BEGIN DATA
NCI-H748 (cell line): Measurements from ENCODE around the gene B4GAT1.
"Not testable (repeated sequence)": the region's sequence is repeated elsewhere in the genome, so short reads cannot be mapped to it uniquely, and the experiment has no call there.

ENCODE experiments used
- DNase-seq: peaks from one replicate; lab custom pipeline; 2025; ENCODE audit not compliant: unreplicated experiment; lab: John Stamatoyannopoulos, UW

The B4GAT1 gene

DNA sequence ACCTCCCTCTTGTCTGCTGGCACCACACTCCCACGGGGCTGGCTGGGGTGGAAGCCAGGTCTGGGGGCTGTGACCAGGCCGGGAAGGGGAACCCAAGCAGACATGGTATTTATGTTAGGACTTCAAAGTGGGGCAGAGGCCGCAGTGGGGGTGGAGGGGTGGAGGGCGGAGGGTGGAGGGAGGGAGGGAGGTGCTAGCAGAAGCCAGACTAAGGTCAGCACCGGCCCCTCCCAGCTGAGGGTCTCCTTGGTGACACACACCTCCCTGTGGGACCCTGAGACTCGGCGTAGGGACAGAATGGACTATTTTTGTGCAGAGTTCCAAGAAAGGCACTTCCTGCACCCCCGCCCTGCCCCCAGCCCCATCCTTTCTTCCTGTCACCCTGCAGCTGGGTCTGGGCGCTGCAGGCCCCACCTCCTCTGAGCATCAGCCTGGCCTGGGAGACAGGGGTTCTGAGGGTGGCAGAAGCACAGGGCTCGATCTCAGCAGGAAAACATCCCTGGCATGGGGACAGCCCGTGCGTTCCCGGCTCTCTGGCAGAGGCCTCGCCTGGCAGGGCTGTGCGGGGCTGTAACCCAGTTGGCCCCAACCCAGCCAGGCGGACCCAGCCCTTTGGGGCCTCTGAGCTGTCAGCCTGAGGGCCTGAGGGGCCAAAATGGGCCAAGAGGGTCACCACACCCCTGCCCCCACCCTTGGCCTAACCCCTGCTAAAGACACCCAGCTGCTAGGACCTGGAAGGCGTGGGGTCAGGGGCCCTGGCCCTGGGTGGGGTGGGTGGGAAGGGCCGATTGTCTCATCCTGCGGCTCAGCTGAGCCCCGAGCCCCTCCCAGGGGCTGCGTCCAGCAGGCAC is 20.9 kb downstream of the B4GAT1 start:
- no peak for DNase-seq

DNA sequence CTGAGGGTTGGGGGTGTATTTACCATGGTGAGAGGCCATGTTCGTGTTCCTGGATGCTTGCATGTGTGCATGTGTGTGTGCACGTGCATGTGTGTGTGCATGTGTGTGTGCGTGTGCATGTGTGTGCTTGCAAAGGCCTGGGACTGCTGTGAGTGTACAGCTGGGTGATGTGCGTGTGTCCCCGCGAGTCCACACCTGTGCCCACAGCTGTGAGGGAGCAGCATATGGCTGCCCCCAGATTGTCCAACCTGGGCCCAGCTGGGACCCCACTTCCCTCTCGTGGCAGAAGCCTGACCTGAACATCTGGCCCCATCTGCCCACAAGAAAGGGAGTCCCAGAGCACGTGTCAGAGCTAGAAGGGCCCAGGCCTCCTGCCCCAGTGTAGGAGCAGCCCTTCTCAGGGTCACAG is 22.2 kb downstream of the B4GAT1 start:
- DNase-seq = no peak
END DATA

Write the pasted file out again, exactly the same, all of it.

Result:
NCI-H748 (cell line): Measurements from ENCODE around the gene B4GAT1.
"Not testable (repeated sequence)": the region's sequence is repeated elsewhere in the genome, so short reads cannot be mapped to it uniquely, and the experiment has no call there.

ENCODE experiments used
- DNase-seq: peaks from one replicate; lab custom pipeline; 2025; ENCODE audit not compliant: unreplicated experiment; lab: John Stamatoyannopoulos, UW

The B4GAT1 gene

DNA sequence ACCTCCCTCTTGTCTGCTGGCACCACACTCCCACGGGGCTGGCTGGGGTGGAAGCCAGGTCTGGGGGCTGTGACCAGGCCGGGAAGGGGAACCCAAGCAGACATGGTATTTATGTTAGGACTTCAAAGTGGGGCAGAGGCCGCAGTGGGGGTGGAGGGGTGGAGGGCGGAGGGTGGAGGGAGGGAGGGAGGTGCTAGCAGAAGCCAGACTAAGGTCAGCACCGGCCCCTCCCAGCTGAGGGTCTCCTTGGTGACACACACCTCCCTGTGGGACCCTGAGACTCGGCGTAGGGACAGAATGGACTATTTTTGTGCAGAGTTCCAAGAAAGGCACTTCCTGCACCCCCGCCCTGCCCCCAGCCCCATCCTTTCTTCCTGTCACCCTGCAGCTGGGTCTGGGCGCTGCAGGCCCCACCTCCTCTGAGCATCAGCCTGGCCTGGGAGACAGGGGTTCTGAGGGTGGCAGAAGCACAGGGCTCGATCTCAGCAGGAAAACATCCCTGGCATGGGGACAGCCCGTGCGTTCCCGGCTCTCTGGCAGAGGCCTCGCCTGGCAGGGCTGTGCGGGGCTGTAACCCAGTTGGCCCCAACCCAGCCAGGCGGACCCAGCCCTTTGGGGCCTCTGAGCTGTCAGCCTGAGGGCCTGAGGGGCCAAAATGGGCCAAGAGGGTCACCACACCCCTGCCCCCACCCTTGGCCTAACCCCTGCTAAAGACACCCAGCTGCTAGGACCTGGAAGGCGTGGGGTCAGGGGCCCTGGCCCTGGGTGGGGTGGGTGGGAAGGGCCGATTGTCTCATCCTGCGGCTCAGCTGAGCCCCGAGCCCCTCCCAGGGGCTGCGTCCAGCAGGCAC is 20.9 kb downstream of the B4GAT1 start:
- no peak for DNase-seq

DNA sequence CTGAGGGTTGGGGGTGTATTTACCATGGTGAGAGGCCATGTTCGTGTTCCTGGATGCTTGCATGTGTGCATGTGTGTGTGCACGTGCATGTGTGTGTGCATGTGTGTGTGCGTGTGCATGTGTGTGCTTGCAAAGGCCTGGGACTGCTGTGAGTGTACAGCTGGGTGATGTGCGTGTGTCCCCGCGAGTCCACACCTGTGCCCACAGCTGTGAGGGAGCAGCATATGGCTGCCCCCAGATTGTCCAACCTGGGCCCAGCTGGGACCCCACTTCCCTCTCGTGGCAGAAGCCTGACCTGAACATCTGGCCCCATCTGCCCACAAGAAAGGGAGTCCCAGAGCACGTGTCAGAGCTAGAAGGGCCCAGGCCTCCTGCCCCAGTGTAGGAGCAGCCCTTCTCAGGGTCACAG is 22.2 kb downstream of the B4GAT1 start:
- DNase-seq = no peak